Wax Selection:

Outside of racing or very high performance situation (such as being chased by a mountain lion), using a wax colder than the ideal is not a serious mistake.  However, using a warmer wax than the conditions require will seriously impede your ski performance.  Therefore error on the side of being colder than desired.

This page is under development with a lot more text, waxing charts, and actual photos to add.  However, since the season is underway and the skate skiing section of this website is receiving a lot of hits, I thought I would publish this draft before completion. 

For now use the Swix Wax Wizard (click here),  Toko's page (click here), or Solda's page (click here) in order to select what wax to use.  Also, Swix and Toko are the most popular waxes used.  However, there are other waxes available including Solda, Rode, Star, and Fast Wax

To visit the rest of this website which contains over 200 links to cross country ski sites, and information on where to go skiing, ski conditions, ski racing etc click here.

Base Structure:

Recent studies have shown that the structure of the ski base has a pronounced effect on ski performance.   Structure is added by stone grinding or rilling--with stone grinding considered the preferred method.  Structure appears as a series of lines or ridges followed by valleys or depressions in the skis.  The height of the "ridge" as compared to the valley is varied depending on the type of snow expected.

Once cut into the ski the structure is essentially permanent--especially if stone grinding is used to cut the structure into the base.  Rilling produces a less permanent structure.

The type of structure to use depends on the temperature, age, and humidity of the snow.  Current recommended structures are as follows:

  • For powder below 9 F very little structure is needed.  Under these conditions an excessive amount of structure will result in slow skis. 
  • As a cold powder snow 9 and 19 F is very dry, a fine linear structure (0.5 to 0.75 millimeters) is recommended.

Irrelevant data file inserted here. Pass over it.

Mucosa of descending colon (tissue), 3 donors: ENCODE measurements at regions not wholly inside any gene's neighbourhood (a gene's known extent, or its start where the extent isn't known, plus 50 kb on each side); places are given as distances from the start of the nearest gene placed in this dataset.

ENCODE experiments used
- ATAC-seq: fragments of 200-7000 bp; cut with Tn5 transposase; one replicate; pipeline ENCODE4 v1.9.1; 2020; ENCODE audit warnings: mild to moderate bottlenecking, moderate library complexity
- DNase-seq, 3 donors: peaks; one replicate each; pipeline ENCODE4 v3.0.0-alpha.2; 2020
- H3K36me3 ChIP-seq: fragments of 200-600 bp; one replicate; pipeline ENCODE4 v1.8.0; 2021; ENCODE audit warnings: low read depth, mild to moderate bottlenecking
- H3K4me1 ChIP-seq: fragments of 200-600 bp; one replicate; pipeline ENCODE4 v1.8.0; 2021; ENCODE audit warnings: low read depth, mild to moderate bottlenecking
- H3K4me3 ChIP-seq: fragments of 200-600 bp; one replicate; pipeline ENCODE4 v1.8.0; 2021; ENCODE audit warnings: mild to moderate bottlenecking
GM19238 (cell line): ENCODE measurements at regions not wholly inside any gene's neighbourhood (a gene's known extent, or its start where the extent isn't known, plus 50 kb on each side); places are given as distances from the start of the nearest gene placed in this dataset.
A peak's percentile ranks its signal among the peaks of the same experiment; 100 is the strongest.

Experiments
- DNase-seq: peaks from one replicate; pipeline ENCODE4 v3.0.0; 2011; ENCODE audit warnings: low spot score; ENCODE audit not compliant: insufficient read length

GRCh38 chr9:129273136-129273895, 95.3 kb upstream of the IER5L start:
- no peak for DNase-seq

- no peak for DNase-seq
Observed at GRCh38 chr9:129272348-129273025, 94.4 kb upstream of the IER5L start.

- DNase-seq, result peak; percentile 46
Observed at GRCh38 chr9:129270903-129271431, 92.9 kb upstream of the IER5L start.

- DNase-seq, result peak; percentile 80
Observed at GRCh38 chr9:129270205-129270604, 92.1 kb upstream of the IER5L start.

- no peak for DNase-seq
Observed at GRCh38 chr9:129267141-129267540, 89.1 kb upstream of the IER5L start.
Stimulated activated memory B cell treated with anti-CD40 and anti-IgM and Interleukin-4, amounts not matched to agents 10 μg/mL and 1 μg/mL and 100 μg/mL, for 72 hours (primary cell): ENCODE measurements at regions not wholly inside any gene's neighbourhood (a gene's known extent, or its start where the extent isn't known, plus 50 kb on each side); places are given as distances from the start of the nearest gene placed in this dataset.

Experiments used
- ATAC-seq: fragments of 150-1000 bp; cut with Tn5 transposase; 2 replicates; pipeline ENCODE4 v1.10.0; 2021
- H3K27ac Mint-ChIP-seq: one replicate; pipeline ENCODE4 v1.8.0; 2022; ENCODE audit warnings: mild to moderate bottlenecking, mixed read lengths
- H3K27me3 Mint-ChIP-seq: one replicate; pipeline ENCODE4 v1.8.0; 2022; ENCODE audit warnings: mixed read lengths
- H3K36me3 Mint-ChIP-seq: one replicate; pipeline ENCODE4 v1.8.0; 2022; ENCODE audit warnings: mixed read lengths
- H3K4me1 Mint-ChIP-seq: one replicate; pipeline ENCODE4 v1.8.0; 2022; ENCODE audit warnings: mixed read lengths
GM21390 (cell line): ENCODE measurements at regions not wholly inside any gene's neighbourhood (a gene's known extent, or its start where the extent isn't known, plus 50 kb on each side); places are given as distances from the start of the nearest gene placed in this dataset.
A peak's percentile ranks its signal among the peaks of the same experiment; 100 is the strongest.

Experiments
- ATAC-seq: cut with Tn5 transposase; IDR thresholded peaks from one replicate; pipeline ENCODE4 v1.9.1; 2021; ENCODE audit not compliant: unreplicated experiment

• A fine broken structure is desirable for powder snow in the 20's.  Powder snow at these temperatures can contain a significant amount of moisture.
  • Wet new snow requires a very coarse structure (2 to 3 millimeters). 
  • Transformed cold snow requires a medium structure (0.75 to 1 millimeter).  The linear structure seems to match-up well with the round crystals creating a 'bearing on rails' type effect where the skis handle better and also glide faster.
  • For wet transformed snow at temperatures above freezing that is not breaking use a linear structure with a broken structure over it.
  • When transformed wet snow is breaking down an aggressive 2 to 3 millimeter linear pattern is required.  This type of snow occurs during warm rains.

Although stone grinding is considered to be the gold standard for adding structure to a ski base, both Swix and Toko sell hand structure tools.  Swix's Riller is reported to be able to add a deeper, longer lasting structure than Toko's Structerite.  Apparently, the structure resulting form the Structerite lasts only for a few weeks.  However, in some circumstances this may be a distinct advantage.

As skill and a considerable amount of skiing experience is required for stone grinding, ask the elite or master skiers for their recommendations.  Do not trust your skis to just the anyone for stone grinding.

If you are truly rabid and have unlimited funds, you should considered several pairs of skis with each pair being stone ground for different weather conditions.  The rabidskier has two pairs of skate skis--one for powder and one for warmer conditions.  There is a noticeable difference in the performance of these skis. 

Although the proper structure will improve your performance this will not allow an average skier to become an elite skier.  Good physical conditioning, training, and technique are far more important.

In order to be timely, this page is being added to the site as it is being developed.  As a result, I do not have the exact articles I gleaned the above information from in front of me.  However, the information on brushing and base structure is a summary of an article that appeared in the last edition of Master Skier.  Information on waxing is from TOKO and Swix.  Toko has several papers that really dig into the science of waxing.  If I can find these articles on the web I will provide links to them.